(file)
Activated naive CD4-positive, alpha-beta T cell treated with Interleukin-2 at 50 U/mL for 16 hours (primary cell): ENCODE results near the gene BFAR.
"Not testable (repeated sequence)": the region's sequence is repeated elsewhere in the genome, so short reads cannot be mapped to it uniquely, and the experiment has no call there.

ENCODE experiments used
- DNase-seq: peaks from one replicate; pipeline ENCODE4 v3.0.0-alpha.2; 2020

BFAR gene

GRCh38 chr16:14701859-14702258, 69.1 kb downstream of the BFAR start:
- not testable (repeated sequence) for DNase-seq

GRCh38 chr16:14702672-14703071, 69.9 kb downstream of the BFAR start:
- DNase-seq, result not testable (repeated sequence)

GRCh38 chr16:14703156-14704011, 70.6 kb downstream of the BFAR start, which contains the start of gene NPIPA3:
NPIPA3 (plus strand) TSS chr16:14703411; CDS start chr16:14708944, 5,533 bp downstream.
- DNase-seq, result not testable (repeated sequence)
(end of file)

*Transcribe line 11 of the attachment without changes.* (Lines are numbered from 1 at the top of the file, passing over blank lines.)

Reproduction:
NPIPA3 (plus strand) TSS chr16:14703411; CDS start chr16:14708944, 5,533 bp downstream.